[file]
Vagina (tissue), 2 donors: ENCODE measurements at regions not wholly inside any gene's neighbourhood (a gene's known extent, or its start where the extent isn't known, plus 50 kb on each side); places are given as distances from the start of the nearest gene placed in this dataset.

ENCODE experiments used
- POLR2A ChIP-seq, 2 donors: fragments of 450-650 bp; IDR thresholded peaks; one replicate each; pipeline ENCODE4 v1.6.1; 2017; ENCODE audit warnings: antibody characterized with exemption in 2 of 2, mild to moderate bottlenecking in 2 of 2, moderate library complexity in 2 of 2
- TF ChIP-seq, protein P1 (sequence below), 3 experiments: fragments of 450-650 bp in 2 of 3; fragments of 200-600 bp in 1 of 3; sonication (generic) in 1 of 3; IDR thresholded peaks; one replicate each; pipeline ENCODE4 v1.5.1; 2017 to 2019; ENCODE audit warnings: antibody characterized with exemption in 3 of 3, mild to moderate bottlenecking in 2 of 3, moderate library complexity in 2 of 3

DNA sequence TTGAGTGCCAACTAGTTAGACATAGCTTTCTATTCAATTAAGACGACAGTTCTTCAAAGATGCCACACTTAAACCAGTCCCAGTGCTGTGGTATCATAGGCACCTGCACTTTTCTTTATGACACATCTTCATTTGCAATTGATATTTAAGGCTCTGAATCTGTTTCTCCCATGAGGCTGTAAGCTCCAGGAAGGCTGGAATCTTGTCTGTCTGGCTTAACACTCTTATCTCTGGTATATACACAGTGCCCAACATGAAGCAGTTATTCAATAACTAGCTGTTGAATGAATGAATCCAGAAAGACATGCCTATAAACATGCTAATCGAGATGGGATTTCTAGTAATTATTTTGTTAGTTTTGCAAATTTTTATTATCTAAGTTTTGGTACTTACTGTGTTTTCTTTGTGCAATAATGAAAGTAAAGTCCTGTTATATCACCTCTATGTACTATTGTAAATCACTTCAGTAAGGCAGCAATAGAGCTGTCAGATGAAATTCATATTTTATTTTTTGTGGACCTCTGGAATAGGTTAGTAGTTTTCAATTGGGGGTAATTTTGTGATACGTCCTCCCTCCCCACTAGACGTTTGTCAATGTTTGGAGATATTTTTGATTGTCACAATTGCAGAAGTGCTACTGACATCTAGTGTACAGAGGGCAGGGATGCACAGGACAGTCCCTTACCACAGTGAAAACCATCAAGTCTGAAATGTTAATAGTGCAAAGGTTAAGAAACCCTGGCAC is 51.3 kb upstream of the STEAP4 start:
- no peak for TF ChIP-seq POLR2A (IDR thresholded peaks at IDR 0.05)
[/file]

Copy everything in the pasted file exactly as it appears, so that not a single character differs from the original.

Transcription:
Vagina (tissue), 2 donors: ENCODE measurements at regions not wholly inside any gene's neighbourhood (a gene's known extent, or its start where the extent isn't known, plus 50 kb on each side); places are given as distances from the start of the nearest gene placed in this dataset.

ENCODE experiments used
- POLR2A ChIP-seq, 2 donors: fragments of 450-650 bp; IDR thresholded peaks; one replicate each; pipeline ENCODE4 v1.6.1; 2017; ENCODE audit warnings: antibody characterized with exemption in 2 of 2, mild to moderate bottlenecking in 2 of 2, moderate library complexity in 2 of 2
- TF ChIP-seq, protein P1 (sequence below), 3 experiments: fragments of 450-650 bp in 2 of 3; fragments of 200-600 bp in 1 of 3; sonication (generic) in 1 of 3; IDR thresholded peaks; one replicate each; pipeline ENCODE4 v1.5.1; 2017 to 2019; ENCODE audit warnings: antibody characterized with exemption in 3 of 3, mild to moderate bottlenecking in 2 of 3, moderate library complexity in 2 of 3

DNA sequence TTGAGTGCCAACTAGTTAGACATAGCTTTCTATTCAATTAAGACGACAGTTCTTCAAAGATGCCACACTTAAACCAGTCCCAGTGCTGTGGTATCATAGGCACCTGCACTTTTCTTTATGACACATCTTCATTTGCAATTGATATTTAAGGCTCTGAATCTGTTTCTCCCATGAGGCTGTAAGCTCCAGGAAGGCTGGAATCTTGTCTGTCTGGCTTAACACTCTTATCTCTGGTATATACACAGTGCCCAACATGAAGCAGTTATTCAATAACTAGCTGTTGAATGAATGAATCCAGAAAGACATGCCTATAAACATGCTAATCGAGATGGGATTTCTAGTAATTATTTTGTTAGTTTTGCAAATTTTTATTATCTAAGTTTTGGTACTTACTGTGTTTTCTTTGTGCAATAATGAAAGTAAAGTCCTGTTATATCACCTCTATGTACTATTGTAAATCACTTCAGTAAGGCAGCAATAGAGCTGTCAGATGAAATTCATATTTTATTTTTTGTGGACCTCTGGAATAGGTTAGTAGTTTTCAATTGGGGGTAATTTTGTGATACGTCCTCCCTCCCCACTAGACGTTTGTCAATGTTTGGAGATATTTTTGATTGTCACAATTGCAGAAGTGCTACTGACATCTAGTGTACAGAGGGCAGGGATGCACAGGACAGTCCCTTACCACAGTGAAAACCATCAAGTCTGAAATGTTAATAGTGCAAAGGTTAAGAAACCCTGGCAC is 51.3 kb upstream of the STEAP4 start:
- no peak for TF ChIP-seq POLR2A (IDR thresholded peaks at IDR 0.05)